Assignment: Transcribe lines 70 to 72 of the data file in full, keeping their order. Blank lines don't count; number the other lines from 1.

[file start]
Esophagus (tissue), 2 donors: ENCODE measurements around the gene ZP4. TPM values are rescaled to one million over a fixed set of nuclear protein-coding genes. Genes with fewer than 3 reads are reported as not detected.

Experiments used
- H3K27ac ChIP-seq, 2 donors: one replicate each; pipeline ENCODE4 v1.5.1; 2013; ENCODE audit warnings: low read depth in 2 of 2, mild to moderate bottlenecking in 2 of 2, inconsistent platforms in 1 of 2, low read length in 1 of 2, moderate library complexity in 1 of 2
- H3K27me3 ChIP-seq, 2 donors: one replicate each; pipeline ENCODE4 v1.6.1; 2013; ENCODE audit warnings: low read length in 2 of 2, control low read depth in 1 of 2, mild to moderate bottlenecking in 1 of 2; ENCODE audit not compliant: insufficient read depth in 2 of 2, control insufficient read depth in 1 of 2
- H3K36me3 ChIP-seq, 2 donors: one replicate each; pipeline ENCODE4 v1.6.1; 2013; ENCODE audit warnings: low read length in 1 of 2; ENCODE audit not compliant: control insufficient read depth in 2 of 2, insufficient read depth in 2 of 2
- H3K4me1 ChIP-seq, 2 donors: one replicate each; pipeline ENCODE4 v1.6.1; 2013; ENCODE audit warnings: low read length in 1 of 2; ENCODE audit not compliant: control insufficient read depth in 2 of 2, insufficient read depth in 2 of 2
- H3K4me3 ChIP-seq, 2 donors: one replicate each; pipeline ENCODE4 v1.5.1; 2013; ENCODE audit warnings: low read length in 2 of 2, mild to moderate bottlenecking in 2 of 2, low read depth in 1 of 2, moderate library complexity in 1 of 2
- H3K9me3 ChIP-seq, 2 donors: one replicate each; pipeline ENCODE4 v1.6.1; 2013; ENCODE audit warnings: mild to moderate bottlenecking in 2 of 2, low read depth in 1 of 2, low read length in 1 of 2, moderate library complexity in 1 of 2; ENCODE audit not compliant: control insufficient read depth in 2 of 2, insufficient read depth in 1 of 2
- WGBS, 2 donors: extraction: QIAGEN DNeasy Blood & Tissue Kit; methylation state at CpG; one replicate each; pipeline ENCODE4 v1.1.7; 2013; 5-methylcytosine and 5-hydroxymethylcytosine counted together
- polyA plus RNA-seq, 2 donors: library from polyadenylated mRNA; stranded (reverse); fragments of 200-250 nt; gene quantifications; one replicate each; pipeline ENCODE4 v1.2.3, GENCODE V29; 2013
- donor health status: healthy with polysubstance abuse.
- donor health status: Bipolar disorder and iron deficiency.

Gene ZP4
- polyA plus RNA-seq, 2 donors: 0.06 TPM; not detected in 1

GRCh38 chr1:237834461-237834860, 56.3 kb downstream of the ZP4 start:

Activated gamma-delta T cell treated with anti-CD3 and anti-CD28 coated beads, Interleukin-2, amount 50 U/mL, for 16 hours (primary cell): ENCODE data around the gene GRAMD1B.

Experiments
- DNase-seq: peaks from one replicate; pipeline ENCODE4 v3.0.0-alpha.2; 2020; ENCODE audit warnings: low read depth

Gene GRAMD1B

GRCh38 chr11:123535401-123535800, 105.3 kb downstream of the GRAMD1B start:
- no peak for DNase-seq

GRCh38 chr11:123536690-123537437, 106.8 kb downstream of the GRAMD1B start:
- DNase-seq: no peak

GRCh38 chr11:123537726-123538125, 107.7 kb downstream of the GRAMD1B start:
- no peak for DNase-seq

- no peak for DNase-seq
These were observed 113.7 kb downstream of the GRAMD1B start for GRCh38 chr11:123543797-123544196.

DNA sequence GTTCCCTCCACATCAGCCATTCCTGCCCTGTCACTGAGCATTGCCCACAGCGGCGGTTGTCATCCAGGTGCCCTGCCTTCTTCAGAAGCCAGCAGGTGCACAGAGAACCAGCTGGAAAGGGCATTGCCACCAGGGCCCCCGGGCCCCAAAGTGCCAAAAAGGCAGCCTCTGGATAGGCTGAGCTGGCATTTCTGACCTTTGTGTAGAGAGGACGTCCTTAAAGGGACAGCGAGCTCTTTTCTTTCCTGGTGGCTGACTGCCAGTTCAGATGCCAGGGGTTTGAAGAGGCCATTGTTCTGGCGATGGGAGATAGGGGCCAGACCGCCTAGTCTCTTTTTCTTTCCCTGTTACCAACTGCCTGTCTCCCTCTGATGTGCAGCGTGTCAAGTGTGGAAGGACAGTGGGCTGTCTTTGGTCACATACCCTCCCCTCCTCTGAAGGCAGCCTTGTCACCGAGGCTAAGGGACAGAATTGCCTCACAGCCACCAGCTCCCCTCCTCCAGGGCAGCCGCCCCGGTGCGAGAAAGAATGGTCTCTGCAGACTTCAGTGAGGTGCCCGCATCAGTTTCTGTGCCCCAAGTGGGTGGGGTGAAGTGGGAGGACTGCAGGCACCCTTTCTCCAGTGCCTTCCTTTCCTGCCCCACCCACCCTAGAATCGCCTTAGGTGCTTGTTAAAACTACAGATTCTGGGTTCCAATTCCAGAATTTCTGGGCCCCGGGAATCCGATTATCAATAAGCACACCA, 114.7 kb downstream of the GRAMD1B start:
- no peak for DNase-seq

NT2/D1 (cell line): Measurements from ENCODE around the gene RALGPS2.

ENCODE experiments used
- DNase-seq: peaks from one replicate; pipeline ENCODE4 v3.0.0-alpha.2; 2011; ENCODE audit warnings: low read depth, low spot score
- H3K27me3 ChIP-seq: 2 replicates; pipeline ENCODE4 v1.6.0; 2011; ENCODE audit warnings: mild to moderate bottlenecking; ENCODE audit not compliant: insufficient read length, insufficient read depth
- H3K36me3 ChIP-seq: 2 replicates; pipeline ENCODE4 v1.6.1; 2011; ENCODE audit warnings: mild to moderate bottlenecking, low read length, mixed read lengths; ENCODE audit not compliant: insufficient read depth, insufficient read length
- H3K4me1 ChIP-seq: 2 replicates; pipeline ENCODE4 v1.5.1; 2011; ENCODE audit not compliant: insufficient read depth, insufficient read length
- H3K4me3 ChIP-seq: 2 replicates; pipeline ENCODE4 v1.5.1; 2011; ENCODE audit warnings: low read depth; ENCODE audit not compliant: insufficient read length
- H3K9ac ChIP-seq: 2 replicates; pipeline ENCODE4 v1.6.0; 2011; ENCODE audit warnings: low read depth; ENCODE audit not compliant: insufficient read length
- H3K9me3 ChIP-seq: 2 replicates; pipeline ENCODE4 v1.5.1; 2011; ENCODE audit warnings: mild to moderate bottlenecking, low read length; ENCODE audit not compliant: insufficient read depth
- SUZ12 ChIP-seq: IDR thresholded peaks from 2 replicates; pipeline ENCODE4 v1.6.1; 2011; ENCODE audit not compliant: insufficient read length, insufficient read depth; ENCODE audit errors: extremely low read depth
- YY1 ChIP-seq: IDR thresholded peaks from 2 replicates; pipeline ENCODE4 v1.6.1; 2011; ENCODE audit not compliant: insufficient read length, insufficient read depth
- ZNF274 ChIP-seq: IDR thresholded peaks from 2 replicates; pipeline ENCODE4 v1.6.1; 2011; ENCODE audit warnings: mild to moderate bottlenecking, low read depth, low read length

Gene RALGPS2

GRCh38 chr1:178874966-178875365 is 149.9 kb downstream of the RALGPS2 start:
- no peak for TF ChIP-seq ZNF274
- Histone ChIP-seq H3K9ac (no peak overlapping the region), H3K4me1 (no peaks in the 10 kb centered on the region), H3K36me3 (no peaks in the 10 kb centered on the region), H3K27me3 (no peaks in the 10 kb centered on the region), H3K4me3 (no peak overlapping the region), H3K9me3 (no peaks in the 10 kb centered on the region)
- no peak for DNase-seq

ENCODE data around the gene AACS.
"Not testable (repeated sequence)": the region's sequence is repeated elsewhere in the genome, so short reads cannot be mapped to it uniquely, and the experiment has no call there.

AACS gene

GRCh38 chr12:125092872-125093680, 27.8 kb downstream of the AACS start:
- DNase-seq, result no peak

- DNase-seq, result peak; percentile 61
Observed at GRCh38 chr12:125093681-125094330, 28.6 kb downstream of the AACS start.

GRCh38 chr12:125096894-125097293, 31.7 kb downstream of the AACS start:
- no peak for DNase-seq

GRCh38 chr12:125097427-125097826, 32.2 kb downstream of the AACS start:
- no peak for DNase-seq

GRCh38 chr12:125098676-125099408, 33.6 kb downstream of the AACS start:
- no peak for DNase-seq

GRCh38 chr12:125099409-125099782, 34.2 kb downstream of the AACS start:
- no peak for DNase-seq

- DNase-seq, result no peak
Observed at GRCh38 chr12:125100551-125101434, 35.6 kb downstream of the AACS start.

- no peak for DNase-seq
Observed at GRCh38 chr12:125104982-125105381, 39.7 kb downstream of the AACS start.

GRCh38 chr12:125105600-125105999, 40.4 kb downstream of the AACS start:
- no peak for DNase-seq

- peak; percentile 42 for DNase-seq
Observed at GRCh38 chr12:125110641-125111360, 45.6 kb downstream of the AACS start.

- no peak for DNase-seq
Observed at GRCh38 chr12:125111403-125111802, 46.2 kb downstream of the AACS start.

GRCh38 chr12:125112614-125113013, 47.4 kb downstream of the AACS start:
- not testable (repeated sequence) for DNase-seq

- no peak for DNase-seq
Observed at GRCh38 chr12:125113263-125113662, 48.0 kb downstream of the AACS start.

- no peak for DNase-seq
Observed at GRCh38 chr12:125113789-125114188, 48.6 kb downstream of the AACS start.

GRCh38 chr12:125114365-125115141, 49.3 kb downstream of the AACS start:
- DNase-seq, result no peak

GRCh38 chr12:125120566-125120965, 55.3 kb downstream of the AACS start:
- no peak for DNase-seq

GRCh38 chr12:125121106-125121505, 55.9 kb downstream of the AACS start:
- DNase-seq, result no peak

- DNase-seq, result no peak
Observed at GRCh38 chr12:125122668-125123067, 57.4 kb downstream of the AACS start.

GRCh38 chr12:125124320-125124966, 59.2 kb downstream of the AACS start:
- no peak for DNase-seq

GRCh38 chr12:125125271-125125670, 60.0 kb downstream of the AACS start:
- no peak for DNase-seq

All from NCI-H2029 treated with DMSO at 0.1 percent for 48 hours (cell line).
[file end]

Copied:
- no peak for DNase-seq
Observed at GRCh38 chr12:125111403-125111802, 46.2 kb downstream of the AACS start.

GRCh38 chr12:125112614-125113013, 47.4 kb downstream of the AACS start: